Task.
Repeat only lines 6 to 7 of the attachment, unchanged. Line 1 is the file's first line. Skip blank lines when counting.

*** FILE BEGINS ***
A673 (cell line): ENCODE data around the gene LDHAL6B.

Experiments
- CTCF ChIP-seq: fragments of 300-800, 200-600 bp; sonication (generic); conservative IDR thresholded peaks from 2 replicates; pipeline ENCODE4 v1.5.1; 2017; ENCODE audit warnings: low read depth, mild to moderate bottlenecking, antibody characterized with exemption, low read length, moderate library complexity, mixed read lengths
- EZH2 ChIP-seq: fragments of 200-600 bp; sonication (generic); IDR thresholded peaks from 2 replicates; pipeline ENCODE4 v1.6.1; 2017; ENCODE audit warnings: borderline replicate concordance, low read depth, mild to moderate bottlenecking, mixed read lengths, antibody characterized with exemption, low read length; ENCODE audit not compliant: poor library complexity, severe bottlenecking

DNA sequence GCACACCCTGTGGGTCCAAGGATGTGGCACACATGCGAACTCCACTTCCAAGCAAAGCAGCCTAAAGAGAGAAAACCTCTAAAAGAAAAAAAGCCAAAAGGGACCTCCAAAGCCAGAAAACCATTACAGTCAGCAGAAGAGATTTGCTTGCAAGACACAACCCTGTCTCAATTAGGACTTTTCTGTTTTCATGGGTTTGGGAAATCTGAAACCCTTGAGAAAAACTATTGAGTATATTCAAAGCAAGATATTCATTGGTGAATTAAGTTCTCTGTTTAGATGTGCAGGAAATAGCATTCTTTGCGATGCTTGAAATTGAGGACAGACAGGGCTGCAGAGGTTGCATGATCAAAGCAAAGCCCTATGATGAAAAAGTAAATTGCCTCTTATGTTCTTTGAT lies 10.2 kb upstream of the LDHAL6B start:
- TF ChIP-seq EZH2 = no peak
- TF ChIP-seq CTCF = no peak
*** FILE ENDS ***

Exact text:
- TF ChIP-seq EZH2 = no peak
- TF ChIP-seq CTCF = no peak